Growing Lemon Verbena Herb Plants in Northeast Florida Gardens
Lemon Verbena / Aloysia triphylla For Northeast Florida Gardening Origins:
Lemon verbena may not be one of the prettiest plants in the garden, but one whiff of its leaves and you’ll know why it’s hard to keep these little gems in stock here at the nursery. They are natives of South America, and do well in the hot humid climates of Northeast Florida.
Growing Season for Lemon Verbena Herb Plants in Northeast Florida:
Lemon Verbena is a reliable perennial herb plant and can be planted any time of the year in the Northeast Florida garden. The deciduous shrub will loose all of its leaves for the winter season, but be back full of leaves the following spring.
Sun Exposure for Lemon Verbena / Aloysia triphylla in Northeast Florida:
Plant Lemon Verbena in a part shade / part sun exposure, for best results in out Jacksonville and St. Augustine Florida area landscapes.
Soil Preference for Lemon Verbena / Aloysia triphylla:
Plant lemon verbena in well composted soils that are moist but not consistently wet.
Amend your planting site generously with compost when installing your new lemon verbena plants. Add fresh compost each year, under the plant’s foliage, in the early spring.
Water and Fertilizer Requirements of Lemon Verbena Herb Plants:
Newly planted seeds and plants will require watering every day until the set of mature leaves emerges, then taper back to three times a week, then twice a week for in-ground plants, and three to four times a week for potted containers.
In general herbs require little in the way of fertilizer. To much fertilizer with herbs can be worse than not enough. Over fertiliztion can lead to lush green growth with a reduced quantity of volatile oils in the leaves. Reduced oils, means reduced flavor and aroma in your herbs.
However, in Florida’s sandy soils you may find your plants in some need of som help, particularly if compost wasnt added to the soil when planting. Try fertilizing with a mixture of fish emulsions and seaweed at one ounce of each per gallon of water. Put into a sprayer and water every other week or as needed with the mixed solution.
If you find your plant struggling at any point, make up a batch of compost tea and water generously. Repeat as needed weekly or biweekly.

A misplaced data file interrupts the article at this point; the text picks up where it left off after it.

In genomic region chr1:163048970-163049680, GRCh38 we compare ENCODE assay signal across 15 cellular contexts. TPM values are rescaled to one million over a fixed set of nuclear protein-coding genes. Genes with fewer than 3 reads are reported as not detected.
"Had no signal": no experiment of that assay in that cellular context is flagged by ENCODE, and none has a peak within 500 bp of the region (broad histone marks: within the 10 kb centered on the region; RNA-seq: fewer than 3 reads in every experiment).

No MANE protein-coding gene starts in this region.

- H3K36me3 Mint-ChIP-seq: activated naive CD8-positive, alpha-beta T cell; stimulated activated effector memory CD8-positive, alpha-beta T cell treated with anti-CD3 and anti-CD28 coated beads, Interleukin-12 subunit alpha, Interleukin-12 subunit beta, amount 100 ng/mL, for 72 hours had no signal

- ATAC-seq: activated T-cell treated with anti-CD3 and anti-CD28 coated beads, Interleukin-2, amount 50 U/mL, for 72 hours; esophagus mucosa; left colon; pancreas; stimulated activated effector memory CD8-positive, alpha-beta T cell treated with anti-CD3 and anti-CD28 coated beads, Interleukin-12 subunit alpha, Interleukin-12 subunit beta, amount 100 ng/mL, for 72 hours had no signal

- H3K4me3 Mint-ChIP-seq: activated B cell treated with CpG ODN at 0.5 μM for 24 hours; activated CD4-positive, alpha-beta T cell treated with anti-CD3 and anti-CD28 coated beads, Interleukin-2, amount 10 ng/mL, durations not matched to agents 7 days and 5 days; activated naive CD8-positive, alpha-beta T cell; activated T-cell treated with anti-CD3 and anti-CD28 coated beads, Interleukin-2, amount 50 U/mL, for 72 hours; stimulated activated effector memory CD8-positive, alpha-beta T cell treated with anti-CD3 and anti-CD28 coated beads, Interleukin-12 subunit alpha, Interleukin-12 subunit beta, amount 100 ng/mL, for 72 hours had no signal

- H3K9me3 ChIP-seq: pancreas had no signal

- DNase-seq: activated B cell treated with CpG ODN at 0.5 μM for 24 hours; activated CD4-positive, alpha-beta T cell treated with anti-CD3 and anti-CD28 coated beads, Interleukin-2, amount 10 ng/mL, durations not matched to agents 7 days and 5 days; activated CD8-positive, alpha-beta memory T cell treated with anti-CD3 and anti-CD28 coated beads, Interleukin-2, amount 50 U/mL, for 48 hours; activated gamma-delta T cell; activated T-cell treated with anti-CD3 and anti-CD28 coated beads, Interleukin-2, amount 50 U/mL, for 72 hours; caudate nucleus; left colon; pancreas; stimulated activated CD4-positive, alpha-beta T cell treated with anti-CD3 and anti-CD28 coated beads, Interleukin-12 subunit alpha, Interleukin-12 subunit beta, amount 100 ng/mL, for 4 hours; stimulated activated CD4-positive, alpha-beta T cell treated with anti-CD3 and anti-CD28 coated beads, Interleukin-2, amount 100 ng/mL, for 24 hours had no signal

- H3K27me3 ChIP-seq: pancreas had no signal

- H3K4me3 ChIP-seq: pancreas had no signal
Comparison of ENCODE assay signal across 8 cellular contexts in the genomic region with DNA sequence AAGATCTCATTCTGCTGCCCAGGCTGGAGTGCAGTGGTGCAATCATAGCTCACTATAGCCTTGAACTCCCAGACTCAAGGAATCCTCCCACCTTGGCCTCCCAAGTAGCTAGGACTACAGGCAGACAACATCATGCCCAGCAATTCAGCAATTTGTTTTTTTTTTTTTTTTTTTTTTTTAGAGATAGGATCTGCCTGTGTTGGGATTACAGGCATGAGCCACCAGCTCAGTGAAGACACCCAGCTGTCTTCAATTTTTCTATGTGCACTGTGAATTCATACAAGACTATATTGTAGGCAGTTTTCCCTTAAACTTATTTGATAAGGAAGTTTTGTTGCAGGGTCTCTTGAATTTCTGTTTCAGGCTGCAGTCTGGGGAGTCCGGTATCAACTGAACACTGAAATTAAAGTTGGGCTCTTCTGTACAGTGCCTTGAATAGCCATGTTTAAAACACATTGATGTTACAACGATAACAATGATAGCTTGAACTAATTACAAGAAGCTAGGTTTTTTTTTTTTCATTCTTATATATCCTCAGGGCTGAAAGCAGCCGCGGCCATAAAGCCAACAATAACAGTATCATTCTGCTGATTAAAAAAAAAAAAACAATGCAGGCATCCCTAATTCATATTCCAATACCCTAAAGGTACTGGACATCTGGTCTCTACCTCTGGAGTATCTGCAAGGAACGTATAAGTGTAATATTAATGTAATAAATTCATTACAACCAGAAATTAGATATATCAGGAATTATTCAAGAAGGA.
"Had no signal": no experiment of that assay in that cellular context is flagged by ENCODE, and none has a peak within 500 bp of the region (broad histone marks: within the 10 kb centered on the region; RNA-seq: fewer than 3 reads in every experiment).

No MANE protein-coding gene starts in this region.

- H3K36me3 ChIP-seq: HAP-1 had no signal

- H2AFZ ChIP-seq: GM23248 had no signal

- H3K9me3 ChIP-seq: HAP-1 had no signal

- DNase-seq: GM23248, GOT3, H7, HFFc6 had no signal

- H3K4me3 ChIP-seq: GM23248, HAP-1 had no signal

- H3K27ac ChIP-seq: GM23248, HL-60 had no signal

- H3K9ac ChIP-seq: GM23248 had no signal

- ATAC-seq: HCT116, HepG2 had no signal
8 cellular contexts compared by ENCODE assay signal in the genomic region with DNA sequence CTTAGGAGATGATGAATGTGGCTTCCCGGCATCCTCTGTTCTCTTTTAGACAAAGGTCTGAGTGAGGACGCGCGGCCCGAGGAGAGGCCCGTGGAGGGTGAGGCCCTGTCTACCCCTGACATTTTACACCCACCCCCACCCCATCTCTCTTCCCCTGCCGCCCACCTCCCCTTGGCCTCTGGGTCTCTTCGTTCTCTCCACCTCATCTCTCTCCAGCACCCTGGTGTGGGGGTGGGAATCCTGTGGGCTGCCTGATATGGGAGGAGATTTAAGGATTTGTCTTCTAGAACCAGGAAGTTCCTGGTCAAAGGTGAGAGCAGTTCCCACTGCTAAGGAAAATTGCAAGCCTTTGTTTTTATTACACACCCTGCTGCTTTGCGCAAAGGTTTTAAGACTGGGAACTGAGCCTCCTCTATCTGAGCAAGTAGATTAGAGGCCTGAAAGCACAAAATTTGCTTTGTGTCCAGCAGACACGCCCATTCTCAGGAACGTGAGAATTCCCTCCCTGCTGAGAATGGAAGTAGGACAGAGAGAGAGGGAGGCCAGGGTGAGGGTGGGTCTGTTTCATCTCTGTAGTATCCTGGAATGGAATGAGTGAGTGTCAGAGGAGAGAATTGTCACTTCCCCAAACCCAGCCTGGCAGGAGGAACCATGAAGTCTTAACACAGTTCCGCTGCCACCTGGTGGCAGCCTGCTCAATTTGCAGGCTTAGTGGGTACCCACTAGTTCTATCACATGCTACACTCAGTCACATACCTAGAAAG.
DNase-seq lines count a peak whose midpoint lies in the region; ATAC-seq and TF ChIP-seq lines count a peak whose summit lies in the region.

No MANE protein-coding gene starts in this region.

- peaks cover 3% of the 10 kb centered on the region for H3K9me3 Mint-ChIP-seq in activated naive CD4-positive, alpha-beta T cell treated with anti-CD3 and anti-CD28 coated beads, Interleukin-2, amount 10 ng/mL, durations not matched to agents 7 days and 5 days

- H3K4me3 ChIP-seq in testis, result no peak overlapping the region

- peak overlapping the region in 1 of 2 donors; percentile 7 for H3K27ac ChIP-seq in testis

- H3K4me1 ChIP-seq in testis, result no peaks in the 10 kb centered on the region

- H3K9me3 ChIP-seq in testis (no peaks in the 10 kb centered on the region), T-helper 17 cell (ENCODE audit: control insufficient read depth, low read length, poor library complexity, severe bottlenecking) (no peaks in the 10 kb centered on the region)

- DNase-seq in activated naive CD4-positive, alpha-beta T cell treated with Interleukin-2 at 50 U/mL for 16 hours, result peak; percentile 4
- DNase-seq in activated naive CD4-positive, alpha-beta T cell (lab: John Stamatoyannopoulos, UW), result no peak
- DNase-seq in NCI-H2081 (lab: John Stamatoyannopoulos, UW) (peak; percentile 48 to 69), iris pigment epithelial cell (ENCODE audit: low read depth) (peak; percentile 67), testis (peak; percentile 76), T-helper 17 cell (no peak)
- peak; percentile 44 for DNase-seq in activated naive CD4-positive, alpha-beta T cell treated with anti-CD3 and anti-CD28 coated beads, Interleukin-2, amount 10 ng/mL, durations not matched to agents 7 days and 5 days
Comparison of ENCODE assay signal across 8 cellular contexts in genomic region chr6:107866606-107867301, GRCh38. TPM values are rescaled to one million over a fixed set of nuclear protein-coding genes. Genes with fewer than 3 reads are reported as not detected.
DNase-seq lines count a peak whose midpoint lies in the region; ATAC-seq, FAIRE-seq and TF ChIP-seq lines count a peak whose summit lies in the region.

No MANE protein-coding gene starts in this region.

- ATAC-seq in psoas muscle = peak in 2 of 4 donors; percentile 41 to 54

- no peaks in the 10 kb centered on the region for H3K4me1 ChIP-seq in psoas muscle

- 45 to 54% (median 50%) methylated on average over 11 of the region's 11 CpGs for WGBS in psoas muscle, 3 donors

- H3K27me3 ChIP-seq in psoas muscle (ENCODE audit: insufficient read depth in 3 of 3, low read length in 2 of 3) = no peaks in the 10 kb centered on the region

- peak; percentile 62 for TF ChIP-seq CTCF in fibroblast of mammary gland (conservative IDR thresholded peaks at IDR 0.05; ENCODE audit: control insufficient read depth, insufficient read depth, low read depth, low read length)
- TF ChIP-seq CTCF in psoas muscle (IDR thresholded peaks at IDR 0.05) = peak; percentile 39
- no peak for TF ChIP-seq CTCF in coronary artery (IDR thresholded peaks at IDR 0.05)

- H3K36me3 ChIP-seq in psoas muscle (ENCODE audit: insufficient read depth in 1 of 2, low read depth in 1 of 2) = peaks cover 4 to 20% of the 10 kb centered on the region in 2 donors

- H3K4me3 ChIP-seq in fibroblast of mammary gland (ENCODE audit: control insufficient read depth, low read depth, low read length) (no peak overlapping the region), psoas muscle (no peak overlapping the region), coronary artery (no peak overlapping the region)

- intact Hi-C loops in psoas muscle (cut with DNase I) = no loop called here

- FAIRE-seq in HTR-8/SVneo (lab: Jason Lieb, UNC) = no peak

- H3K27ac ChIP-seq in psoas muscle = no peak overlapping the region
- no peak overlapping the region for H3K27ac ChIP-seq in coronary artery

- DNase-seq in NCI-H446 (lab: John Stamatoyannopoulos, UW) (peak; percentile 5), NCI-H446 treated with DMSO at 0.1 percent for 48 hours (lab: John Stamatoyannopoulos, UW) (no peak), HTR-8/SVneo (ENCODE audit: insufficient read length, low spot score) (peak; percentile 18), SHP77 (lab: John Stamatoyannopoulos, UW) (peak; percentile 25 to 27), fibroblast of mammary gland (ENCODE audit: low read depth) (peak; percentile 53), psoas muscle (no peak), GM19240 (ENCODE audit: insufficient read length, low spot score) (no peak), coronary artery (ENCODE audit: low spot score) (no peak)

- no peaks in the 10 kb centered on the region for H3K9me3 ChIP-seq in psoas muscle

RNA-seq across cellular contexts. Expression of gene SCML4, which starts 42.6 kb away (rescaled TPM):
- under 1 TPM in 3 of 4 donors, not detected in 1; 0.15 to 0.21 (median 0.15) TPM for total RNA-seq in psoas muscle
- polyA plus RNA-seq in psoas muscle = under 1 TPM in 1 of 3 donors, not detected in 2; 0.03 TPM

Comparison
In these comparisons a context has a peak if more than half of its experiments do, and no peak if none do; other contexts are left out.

Size of Lemon Verbena When Mature:
Lemon Verbena plants will grow to 6-10 ft high and 4-6 ft wide.
Sowing Lemon Verbena Seeds into Northeast Florida Soils:
Plants are propagated vegetatively, stem tip cuttings will root easily in moist soils within just a few weeks time. Put a few stem tip cuttings into well draining soil in a clay pot with a saucer. Water well and cover with a plastic sandwich bag or plastic wrap, making sure the plastic is not touching the foliage of the plants. Fill the saucer with water as needed and make sure the soil medium doesn’t dry out. Keep the pot outside in the shade or in a window or near a light source inside. Check plants for roots in two to three weeks and transplant your new plants into the garden when well rooted.
Want another way? Place a stem cutting with lower leaves removed into a large jar, fill the bottom of the jar with water, keeping the cutting leaves above the water line. Replace the water in the jar every day, to keep it fresh, your lemon verbena stem will begin to root out at the base within a few weeks. Once roots develop, plant into a container or the garden and water every day for two to three weeks while your plants root system continues to develop.
Harvesting Your Lemon Verbena in the Northeast Florida Landscape:
Lemon Verbena can be harvested fresh any time of the year here in our Jacksonville and St. Augustine area gardens. Simply trim back foliage to as much as one third of the plants height, with lemon verbena you will rarely need to harvest that much at any given time, but you may want to consider trimming the plant at least once in spring and again in summer to keep it nice and full, lemon verbena can quickly get leggy or unsightly if not trimmed back often.
Lemon Verbena can be used fresh or dried, fresh it has a strong minty citrus scent, when the leaves are dried the flavor is much more subtle. The flavor of lemon verbena is a little hard to describe, some say it has a licorice – like lemony flavor.
To make a tea stuff a cup half full with lemon verbena leaves and pour hot, near boiling water over it and let it sit. It helps to roll or crush the leaves a bit in your hand before putting them in the water. Or to make a larger batch, fill a glass container with a lid, half full of leaves and fill with water, sit out in the sun for a few hours for a delicious lemony treat.
Try this tip from Better Homes and Gardens… Fill a container with sugar and lemon verbena leaves, leave overnight and remove the leaves from the sugar the next day, use this lemon sugar in your favorite cookie or cake recipe for a lemony twist to a classic favorite. Try lemon sugar cookies, or lemon pound cake! Delicious!
Blooms of Lemon Verbena:
Lemon verbena blooms in early summer to fall, very delicate whitish pink or lilac colored flowers appear atop the foliage. Trim and bring indoors for a lemony scented bouquet!